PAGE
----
Wild Card Game Is Not a Series

The Washington Nationals host the Milwaukee Brewers in the National League Wild Card Game tonight. It is the first time the Nationals have to advance in the postseason since they have moved to Washington. Sure, they could point to their winning the 1981 NLDS in the strike shortened season, but if they want to disavow their Montreal Expos history by doing thinks like unretiring Gary Carter‘s number, they can’t claim this series win.

This game will be the Nationals’ first winner-take-all game since Game 5 of the 2017 NLDS. Tonight’s starter, Max Scherzer, was the loser in that game allowing four runs (two earned) in relief. As luck would have it, Scherzer was the Game 5 starter in the 2016 NLDS, which the Nationals lost to the Dodgers. Scherzer was out of that game before Marc Rzepczynski, Blake Treinen, and Sammy Solis would blow a 1-0 lead in a game the Nationals would lose 4-3.

Since 2012, the Nationals have made the postseason five times over the past eight years. In four of those years, the Nationals would lose in five games.

These Nationals are now without Bryce Harper. Harper proved to be their most clutch player in these situations. In those elimination games, he was 7-for-15 with four runs, two doubles, a triple, two homers, five RBI, and five walks. In some ways, Harper is replaced by Anthony Rendon, who is now the pending free agent, who just turned down a $200+ million extension from the Nationals to test free agency.

Time will tell if Rendon has a different send-off into free agency than Harper.

If the Nationals were to beat the Christian Yelich-ess Brewers, a team which has not played a team even bothering to play a competitive game for a few weeks now, Rendon would do what Harper never did. He would actually advance in the postseason. Winning the Wild Card Game would be winning a round in the postseason.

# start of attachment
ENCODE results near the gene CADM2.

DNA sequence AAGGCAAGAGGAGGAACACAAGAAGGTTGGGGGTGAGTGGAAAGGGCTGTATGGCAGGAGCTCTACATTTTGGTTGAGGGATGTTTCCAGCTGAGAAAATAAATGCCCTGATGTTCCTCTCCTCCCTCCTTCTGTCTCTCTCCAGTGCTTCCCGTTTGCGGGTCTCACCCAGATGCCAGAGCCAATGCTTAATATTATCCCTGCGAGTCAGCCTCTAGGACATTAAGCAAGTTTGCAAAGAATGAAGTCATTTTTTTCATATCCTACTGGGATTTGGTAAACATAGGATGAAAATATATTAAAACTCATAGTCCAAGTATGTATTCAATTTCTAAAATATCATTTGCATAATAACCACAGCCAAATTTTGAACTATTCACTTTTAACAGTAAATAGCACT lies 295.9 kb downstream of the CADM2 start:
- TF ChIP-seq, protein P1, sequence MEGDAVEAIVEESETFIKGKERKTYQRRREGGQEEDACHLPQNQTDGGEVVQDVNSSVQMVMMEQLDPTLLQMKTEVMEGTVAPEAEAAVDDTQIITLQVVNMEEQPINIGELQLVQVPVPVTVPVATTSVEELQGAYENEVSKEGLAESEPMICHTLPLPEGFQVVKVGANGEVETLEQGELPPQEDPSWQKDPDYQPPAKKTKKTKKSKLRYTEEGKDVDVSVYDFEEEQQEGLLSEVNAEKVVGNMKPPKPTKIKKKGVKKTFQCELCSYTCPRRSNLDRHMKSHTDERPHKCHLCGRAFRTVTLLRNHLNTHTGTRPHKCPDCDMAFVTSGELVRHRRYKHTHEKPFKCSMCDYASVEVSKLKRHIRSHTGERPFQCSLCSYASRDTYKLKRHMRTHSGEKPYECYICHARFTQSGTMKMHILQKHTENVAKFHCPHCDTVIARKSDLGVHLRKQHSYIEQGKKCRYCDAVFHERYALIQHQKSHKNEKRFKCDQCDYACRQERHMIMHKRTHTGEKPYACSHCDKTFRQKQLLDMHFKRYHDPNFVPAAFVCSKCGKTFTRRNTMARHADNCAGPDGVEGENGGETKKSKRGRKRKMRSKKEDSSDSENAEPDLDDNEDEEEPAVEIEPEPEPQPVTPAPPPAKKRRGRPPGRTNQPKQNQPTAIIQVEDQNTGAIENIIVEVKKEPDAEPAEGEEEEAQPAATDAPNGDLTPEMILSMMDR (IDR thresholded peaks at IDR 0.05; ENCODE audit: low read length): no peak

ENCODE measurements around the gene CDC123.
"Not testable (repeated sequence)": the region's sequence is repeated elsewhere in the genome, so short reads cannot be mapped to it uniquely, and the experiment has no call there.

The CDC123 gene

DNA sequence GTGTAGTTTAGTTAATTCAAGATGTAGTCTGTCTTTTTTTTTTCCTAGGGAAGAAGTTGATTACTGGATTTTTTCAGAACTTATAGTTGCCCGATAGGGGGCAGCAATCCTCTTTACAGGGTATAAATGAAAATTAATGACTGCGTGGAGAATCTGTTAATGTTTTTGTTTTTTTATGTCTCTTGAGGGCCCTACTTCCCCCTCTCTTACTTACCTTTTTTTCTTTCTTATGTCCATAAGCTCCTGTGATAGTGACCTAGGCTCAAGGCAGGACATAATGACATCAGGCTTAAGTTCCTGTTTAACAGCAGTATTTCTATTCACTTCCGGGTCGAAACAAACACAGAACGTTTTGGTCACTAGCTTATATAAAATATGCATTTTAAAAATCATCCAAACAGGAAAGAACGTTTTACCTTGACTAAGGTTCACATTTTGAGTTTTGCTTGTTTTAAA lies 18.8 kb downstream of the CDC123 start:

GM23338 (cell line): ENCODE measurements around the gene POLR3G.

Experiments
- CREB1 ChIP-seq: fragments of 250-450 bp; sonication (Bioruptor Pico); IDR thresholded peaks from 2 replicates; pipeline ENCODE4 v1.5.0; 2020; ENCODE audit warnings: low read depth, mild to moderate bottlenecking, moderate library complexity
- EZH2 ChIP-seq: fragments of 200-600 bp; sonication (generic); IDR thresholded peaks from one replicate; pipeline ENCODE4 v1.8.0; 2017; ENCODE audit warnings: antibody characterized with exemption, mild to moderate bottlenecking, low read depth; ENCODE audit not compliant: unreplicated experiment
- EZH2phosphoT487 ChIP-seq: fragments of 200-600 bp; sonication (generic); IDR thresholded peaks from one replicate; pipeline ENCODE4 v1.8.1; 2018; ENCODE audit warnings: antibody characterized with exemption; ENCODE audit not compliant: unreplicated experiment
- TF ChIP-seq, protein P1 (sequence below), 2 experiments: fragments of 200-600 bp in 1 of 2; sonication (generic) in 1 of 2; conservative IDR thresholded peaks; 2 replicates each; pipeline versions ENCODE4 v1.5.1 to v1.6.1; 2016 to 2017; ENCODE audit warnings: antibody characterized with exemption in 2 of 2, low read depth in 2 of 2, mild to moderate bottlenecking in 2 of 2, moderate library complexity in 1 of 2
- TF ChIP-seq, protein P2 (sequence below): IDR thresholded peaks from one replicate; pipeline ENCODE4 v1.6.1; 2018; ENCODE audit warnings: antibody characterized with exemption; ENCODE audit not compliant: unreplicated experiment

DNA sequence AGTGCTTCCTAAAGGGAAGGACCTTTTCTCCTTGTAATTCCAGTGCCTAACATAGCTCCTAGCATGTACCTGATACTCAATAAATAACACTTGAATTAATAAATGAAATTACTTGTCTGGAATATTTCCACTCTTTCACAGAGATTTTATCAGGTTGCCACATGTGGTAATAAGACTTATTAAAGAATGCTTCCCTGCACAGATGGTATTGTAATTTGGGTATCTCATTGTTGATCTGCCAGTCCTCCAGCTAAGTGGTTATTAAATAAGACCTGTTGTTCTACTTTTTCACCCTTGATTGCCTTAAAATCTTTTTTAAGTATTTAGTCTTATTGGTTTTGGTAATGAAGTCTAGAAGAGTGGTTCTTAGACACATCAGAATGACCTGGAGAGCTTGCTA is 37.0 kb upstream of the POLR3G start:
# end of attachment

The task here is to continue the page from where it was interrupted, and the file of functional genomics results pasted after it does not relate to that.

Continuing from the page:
What it would not be is winning a postseason series. No, to win a postseason series would be to win a best-of-five or best-of-seven series. A best-of-one is not a series. It’s a game; a Wild Card Game. That’s it. So, even if the Nationals do win tonight in what is a massive talent and pitching mismatch, remember, the NLDS stands for:


Now, you could say this is just the bitterness of a Mets fans missing the postseason. On that front, there is some truth to the matter, but personally, I do not harbor the same ill-will of the Nationals as many Mets fans on what I at least perceive to be a conjured up rivalry.

Ultimately, where the bitterness lies is the Nationals treatment of Carter. He was an all-time great, and due to a decision by the Baseball Hall of Fame, one which they applied to him and not Reggie Jackson, he never got the treatment as an all-time great like he truly deserved with the Nationals going so far as to issue his number to Marlon Anderson, Chris Snelling, Aaron Boone, Jorge Padilla, Danny Espinosa, Brian Goodwin, and Carter Kieboom.

As a result, the franchise deserves to never win a postseason series, and they deserve the subsequent ridicule. After all, when you don’t recognize greatness, why should you then be allowing to enjoy it?

0 thoughts on “Wild Card Game Is Not a Series”

  1. Blair M. Schirmer says:

    I can only get irritated by the Cardinals, and only because a close friend is such an arse about his favorite team.

    The Nats may have dodged a bullet with Rendon turning down what I heard was 7/210. He’s not a superstar. He just had his best year at age 29, which is less likely to indicate a new level of performance than it is to suggest hitting in good luck. He’ll be 30 next year, so already 2 years removed from his prime age seasons. He rates to be a 5 win player in 2020, and with a normal aging curve rates to put up something like 24 wins over the next 7 seasons. That’s not a guy who drives you to the postseason in any but the first 3 years, and aging curves are trending downwards ever faster. Carrying 30m a year from 2023 through 2026 for a player who rates to be a modest talent by then is not good practice. I’d much rather have greater flexibility year to year and not be hindered like that, but at least Rendon appears to still be an above average 3Bman so the Nats could have moved him to 1B at the appropriate time if he’d taken the deal.

    —I hope they post a suicide watch at Trent Grisham’s digs. Imagine being 22 and screwing up like that, being the proximate cause of your team being dumped as of the wildcard game. He’s about to have one of the worst nights of his life.

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